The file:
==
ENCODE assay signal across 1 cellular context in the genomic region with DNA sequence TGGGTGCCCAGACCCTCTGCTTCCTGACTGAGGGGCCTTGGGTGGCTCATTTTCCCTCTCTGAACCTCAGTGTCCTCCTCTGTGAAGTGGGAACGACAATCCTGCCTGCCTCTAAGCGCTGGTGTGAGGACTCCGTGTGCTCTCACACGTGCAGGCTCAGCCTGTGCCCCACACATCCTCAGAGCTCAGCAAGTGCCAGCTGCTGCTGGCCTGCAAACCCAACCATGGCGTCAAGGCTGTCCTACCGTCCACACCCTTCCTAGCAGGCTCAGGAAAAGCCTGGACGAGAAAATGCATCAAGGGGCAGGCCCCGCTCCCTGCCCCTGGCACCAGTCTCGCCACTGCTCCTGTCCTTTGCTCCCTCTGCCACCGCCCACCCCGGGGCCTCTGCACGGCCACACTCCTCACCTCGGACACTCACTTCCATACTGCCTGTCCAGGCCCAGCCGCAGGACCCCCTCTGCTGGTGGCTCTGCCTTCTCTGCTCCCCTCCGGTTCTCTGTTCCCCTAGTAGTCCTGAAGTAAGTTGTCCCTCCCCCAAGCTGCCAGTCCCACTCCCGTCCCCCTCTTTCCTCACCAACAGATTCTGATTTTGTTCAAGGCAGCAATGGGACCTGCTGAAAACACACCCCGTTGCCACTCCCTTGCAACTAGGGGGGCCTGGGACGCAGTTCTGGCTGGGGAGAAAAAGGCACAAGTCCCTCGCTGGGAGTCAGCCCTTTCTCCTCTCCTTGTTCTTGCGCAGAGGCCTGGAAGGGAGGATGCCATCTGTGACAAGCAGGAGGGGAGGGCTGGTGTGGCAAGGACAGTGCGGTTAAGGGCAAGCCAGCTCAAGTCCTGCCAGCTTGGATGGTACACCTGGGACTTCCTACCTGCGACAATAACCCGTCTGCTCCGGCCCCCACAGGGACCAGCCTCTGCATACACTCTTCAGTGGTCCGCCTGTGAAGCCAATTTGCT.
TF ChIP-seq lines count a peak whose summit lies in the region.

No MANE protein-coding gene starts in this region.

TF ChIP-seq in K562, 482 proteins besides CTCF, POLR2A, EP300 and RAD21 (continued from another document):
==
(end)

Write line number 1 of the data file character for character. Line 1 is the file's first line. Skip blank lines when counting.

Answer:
ENCODE assay signal across 1 cellular context in the genomic region with DNA sequence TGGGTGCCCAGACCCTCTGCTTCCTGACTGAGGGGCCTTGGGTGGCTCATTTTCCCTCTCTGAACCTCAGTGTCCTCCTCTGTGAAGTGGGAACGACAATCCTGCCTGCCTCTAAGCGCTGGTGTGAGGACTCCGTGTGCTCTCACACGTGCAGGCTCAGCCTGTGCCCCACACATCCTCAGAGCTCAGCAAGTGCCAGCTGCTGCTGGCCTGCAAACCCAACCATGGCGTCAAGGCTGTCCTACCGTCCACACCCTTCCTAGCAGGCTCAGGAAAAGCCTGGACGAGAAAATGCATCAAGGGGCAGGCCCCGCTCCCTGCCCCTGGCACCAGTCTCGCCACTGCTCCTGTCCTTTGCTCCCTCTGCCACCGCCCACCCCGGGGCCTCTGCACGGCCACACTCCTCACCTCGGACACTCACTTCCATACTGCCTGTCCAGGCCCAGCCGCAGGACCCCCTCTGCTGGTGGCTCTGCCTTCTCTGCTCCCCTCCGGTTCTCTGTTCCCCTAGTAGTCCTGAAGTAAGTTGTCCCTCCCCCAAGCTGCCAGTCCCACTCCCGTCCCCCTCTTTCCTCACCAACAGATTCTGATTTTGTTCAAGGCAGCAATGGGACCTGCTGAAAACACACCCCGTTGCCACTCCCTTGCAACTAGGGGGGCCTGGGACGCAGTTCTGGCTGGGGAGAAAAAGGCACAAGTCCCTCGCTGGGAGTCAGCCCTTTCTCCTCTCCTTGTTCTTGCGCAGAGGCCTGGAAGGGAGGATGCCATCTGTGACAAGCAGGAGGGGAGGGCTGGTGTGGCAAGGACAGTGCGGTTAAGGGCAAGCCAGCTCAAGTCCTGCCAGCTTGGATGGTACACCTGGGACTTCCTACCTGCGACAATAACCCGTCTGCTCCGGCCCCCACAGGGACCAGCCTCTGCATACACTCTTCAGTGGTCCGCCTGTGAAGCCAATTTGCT.